Since 2009, the United Nations (UN) General Assembly has held an annual informal, interactive dialogue on the Responsibility to Protect (RtoP, R2P). The discourse is based in part on reports published by the UN Secretary-General ahead of the meetings exploring measures within the norm’s scope or the role of various actors.
These dialogues are an important opportunity for Member States, regional and sub-regional organizations and civil society to discuss the norm’s implementation and assess best practices from past crisis situations. This year, the General Assembly plans to discuss the broad range of political, economic, humanitarian and, if necessary, military response measures available to actors at the national, regional, and international levels within the third pillar of the Responsibility to Protect.
ICRtoP encourages actors at all levels to participate in this timely discussion and generate constructive conversation on the regional and international community’s response to imminent threats or occurrences of genocide, war crimes, crimes against humanity, and ethnic cleansing. Furthermore, the Coalition has developed a clarifying document about the spectrum of measures available within the norm’s third pillar and how these measures can be employed by actors at all levels.
In order to foster a more complete understanding of RtoP’s third pillar ahead of this summer’s UN General Assembly dialogue, ICRtoP will be publishing a new series of “At a Glance” educational tools on the role of actors and measures available to prevent and halt mass atrocities. Each “At a Glance” will provide an overview of how a specific measure or group of actors fits within RtoP’s third pillar, debates and challenges regarding implementation, and steps that can be taken at all levels to strengthen prevention capabilities.
The first document, published on 12 April, focuses on Preventive Diplomacy and the Responsibility to Protect, a particularly timely topic in the wake in joint United Nations-League of Arab States Special Envoy Kofi Annan’s efforts to find a mediated solution to the crisis in Syria. As the “At a Glance” explains:
Within the RtoP framework, preventive diplomacy offers a set of tools to be used on a case-by-case basis by a wide range of actors to peacefully respond to threats and occurrences of mass atrocities by facilitating political solutions. Quiet diplomacy and engagement behind the scenes gives all parties an opportunity to participate in dialogue outside the international spotlight and on their own terms. Mediation, often led by appointed diplomats or special envoys, allows for encouragement from the international community to build political will for peaceful settlement if parties are reluctant to negotiate. Other important tools include political missions, which are civilian-led and can facilitate dialogue to prevent escalating threats or assist in rebuilding efforts such as inclusive governance or reconciliation; and peacekeeping missions, which incorporate preventive diplomacy into their security-based mandates and offer political support to encourage peaceful conflict resolution.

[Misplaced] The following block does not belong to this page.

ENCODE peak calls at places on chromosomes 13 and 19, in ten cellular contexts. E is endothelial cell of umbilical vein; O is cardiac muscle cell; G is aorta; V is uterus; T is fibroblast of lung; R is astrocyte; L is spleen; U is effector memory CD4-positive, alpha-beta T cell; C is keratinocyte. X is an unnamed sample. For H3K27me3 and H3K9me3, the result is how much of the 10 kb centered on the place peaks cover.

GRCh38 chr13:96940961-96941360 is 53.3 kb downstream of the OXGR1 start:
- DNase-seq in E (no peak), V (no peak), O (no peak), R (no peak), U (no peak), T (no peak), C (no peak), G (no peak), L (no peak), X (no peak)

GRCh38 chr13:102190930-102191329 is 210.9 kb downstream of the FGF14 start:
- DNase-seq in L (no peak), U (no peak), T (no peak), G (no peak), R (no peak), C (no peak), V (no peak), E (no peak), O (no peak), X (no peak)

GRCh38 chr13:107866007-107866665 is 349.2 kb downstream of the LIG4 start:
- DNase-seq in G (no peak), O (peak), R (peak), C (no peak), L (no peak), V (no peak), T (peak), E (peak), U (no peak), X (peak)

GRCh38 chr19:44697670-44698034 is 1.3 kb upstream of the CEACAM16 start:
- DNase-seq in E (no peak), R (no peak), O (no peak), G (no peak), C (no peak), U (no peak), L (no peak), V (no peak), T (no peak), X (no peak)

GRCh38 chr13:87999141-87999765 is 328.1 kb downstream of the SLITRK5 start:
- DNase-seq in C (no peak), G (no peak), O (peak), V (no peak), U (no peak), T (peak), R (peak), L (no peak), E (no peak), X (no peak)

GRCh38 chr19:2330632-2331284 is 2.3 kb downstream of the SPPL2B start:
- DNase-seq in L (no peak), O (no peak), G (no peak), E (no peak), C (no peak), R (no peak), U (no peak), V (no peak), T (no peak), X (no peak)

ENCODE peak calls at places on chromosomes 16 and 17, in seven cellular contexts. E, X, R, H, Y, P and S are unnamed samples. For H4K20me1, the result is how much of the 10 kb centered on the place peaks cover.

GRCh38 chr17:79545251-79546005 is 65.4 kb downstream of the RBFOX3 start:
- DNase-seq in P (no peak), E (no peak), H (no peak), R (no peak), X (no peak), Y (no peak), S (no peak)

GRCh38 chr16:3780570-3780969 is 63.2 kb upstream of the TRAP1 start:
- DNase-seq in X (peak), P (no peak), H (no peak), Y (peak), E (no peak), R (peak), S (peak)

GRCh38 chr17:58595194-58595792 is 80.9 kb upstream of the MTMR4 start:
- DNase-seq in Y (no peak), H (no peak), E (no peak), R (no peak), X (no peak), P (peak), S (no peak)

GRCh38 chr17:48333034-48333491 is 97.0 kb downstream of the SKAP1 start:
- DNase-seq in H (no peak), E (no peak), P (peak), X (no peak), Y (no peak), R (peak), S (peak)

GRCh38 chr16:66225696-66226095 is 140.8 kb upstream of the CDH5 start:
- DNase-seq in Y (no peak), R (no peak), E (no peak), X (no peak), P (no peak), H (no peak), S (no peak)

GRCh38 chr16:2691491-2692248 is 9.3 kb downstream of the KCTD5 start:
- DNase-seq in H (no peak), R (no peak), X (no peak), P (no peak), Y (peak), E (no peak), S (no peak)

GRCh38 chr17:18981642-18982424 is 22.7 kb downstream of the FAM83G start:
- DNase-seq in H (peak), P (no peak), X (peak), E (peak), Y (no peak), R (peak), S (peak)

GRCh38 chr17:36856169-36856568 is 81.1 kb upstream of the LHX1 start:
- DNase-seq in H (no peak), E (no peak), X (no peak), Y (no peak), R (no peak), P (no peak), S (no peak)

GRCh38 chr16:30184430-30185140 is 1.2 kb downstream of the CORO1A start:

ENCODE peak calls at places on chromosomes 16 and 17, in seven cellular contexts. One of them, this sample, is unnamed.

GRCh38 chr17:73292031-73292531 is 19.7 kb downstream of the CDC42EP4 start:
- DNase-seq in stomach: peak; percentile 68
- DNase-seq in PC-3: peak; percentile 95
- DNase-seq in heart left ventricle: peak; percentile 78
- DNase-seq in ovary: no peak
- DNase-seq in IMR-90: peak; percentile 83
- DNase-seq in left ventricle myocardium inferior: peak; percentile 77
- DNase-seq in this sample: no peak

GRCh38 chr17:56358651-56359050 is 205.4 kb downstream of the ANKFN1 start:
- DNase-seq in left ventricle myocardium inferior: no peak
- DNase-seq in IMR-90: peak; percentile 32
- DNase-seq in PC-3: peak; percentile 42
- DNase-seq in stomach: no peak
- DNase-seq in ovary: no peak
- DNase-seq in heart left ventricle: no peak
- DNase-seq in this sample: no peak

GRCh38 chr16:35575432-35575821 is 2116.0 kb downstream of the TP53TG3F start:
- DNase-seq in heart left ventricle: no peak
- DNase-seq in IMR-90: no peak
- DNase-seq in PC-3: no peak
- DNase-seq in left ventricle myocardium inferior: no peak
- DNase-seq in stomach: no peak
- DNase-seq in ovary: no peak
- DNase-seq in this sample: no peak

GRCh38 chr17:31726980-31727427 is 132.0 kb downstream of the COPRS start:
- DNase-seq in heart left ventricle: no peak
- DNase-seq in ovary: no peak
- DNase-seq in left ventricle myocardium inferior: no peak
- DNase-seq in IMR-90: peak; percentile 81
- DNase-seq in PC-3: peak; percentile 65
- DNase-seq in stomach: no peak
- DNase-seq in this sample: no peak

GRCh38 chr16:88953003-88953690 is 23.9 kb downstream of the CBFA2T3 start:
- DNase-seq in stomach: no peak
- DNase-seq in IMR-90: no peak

The publication also looks at the challenges associated with Preventive Diplomacy, and the steps national, regional, and international actors, including civil society, can take to strengthen the manner in which this measure is implemented to respond to country-specific situations.
The latest “At a Glance”, published on 27 April, discusses the role of International and Regional Justice mechanisms in responding to threats of mass atrocities. The recent examples of the International Criminal Court (ICC) issuing its first ever verdict in the case of Thomas Lubanga Dyilo on 14 March, and the Special Court for Sierra Leone ruling on 25 April that former Liberian President Charles Taylor was guilty of war crimes and crimes against humanity, have shown international and regional justice mechanisms at the fore of the fight against impunity. As the publication states:
Within the RtoP framework, international and regional justice mechanisms and institutions contribute to the prevention of and response to threats of mass atrocities by ending impunity, deterring would-be perpetrators, and delivering justice to victims. Under RtoP, the state bears the primary responsibility for the protection of its population, and is thus held accountable for the commission of mass atrocities. Many judicial bodies interpret this responsibility by investigating cases where populations are at risk, and then indicting, trying and sentencing individual perpetrators, regardless of rank or title, for the commission of one or more of the RtoP crimes. These institutions work to facilitate transitional justice, ensuring accountability for massive human rights violations and establishing a basis for sustainable peace and reconciliation.
The “At a Glance” also elaborates on the challenges faced by these bodies, the role of national governments and civil society in strengthening them, and the existing mechanisms at the regional and international level, including an overview of the ICC, the International Court of Justice, ad-hoc tribunals and special courts, and regional judicial bodies.
The publications on Preventive Diplomacy and International and Regional Justice are just the first two of a series of seven “At a Glance” documents, in which the following measures will be covered (by order of publication):
- The Use of Force
- Monitoring, Early Warning and Response
- The Role of Actors within the United Nations
- Targeted Sanctions
- The Role of Regional and Sub-Regional Arrangements
Our Coalition hopes that these publications will foster a more complete understanding of the wide range of measures available to the international community when a state manifestly fails to protect its population from mass atrocities, and will contribute to constructive international conversation on the norm’s third pillar.
Download the following educational tools: